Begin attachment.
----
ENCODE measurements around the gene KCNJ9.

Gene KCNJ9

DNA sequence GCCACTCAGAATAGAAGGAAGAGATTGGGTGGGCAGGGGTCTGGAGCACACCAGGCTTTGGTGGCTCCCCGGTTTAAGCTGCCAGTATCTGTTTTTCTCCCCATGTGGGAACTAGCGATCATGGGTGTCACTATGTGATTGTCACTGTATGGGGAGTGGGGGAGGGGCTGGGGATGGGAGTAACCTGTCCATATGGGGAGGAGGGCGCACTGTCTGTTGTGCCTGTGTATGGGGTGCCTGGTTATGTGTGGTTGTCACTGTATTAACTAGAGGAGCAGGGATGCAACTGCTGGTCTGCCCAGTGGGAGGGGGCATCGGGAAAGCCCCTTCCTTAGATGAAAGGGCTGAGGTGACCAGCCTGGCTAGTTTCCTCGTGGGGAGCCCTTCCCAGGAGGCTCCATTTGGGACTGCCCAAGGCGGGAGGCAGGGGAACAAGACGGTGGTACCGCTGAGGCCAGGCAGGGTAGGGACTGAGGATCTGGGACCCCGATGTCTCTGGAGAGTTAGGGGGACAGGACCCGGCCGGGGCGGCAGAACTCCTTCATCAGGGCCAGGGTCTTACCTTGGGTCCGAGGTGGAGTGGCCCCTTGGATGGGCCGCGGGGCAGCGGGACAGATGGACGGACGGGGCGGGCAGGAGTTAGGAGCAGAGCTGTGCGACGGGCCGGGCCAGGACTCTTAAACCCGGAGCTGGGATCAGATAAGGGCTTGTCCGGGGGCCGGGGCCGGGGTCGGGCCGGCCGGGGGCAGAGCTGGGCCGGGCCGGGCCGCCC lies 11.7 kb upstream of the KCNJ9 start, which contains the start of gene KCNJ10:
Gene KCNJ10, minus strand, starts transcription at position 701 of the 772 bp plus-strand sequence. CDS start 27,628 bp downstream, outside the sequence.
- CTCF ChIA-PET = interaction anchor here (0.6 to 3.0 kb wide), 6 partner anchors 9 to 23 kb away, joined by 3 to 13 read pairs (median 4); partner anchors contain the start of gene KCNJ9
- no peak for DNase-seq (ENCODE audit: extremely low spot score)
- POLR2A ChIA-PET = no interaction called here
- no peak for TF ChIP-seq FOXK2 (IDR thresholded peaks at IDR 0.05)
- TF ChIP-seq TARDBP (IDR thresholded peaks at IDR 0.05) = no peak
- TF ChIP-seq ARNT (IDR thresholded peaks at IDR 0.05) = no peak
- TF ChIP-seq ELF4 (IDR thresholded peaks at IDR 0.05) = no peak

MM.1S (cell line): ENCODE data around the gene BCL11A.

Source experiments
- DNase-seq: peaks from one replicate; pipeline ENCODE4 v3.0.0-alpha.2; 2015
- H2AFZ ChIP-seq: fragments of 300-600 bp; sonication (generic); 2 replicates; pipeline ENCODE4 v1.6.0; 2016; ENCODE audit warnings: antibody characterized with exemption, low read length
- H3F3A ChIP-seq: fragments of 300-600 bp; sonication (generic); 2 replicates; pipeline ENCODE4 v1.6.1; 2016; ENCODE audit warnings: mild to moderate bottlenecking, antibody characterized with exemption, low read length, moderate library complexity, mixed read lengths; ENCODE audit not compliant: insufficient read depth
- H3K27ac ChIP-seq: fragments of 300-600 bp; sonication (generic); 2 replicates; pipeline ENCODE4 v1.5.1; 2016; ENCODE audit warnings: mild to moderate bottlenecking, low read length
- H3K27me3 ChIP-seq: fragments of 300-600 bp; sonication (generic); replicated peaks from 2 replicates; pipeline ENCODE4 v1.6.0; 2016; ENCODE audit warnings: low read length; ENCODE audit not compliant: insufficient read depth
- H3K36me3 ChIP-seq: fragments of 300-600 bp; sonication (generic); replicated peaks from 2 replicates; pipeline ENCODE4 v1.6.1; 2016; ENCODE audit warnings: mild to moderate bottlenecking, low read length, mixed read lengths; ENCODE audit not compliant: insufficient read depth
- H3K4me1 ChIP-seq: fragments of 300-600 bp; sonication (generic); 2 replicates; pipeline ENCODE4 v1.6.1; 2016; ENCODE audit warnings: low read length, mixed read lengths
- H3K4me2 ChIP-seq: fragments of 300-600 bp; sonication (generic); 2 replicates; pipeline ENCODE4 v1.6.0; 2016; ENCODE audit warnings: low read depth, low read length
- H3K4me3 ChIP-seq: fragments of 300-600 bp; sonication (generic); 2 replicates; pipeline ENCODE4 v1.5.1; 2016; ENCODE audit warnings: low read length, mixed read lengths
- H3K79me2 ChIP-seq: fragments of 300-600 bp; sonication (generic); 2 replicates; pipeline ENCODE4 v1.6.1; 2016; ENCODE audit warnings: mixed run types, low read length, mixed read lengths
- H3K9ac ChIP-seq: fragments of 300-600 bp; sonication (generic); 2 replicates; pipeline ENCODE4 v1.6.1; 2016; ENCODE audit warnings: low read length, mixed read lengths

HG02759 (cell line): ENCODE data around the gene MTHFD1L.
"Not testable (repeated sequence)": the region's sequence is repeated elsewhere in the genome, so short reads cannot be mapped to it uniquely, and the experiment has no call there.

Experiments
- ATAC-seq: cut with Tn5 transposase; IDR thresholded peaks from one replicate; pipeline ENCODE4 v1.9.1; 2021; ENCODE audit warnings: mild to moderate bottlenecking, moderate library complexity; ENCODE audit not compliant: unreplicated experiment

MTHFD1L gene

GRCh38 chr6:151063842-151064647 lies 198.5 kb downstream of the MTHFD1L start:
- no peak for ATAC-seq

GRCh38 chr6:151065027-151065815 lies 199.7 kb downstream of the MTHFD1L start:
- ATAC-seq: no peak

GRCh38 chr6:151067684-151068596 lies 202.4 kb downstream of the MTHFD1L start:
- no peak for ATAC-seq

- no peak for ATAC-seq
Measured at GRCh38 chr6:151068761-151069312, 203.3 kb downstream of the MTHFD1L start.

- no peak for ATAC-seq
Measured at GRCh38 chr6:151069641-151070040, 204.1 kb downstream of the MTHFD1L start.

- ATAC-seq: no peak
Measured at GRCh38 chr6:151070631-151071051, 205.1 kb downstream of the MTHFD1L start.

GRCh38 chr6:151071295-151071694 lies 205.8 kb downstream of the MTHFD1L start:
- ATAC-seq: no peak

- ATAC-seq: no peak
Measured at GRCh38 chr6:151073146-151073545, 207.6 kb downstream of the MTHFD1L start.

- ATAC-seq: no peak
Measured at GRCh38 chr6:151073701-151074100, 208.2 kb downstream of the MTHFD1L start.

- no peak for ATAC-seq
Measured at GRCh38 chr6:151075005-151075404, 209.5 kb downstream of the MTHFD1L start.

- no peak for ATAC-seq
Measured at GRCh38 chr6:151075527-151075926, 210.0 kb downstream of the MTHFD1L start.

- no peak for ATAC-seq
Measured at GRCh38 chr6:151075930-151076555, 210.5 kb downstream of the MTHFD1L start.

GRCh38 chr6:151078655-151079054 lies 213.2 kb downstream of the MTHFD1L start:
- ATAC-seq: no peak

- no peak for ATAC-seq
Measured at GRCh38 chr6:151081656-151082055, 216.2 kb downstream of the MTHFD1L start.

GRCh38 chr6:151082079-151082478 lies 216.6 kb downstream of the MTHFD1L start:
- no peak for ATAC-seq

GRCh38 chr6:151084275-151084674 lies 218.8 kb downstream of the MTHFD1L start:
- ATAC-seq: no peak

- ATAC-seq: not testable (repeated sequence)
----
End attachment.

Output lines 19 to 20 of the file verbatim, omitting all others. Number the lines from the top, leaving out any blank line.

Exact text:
- H3K36me3 ChIP-seq: fragments of 300-600 bp; sonication (generic); replicated peaks from 2 replicates; pipeline ENCODE4 v1.6.1; 2016; ENCODE audit warnings: mild to moderate bottlenecking, low read length, mixed read lengths; ENCODE audit not compliant: insufficient read depth
- H3K4me1 ChIP-seq: fragments of 300-600 bp; sonication (generic); 2 replicates; pipeline ENCODE4 v1.6.1; 2016; ENCODE audit warnings: low read length, mixed read lengths